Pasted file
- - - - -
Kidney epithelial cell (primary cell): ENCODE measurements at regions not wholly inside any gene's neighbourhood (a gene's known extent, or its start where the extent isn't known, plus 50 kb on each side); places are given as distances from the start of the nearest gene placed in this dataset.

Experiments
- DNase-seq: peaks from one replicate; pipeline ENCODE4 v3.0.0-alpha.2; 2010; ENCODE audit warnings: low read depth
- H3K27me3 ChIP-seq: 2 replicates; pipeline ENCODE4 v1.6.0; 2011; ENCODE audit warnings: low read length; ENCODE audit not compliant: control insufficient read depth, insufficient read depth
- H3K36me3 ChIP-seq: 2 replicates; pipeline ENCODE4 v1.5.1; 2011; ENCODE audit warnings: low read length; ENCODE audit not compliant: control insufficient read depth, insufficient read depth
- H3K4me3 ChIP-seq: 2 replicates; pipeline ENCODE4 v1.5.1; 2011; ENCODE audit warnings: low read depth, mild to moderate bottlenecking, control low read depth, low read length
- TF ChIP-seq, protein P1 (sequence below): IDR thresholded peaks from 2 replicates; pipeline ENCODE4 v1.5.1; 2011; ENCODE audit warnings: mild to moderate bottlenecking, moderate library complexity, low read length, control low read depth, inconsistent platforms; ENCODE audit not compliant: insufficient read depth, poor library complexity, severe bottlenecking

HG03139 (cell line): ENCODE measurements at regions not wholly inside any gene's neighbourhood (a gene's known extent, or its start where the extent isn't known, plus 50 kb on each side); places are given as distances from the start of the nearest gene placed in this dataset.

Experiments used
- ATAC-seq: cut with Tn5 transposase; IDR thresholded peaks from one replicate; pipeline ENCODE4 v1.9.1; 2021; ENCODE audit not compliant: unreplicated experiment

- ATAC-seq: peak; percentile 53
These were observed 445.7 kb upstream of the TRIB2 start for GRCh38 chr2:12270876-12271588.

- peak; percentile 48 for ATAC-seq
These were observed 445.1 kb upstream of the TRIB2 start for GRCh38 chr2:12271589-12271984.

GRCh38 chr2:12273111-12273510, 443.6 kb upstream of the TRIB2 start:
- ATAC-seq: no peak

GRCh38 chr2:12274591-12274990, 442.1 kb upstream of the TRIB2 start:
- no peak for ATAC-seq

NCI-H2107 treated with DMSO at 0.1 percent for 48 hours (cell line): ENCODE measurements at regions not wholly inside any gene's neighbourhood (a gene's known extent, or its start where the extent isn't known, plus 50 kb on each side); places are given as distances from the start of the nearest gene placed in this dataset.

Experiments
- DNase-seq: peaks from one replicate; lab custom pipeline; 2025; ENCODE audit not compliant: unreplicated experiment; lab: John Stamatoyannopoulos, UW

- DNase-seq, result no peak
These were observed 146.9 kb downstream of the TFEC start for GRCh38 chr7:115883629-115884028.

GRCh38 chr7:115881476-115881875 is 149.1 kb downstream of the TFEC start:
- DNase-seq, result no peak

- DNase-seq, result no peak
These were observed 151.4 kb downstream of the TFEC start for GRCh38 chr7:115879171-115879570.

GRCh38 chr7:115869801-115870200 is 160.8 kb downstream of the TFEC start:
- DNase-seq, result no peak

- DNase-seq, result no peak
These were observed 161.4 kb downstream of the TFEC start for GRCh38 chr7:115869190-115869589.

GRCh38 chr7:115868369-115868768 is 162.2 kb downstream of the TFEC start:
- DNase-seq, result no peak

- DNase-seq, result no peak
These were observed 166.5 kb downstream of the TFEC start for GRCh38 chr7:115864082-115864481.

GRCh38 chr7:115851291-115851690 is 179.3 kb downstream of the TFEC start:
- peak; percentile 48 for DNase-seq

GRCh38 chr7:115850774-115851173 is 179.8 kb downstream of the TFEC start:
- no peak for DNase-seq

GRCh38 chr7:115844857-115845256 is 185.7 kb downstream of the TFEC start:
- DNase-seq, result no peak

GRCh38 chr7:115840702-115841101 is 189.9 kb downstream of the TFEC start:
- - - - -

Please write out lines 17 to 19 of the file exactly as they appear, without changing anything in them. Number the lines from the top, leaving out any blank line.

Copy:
GRCh38 chr2:12274591-12274990, 442.1 kb upstream of the TRIB2 start:
- no peak for ATAC-seq

NCI-H2107 treated with DMSO at 0.1 percent for 48 hours (cell line): ENCODE measurements at regions not wholly inside any gene's neighbourhood (a gene's known extent, or its start where the extent isn't known, plus 50 kb on each side); places are given as distances from the start of the nearest gene placed in this dataset.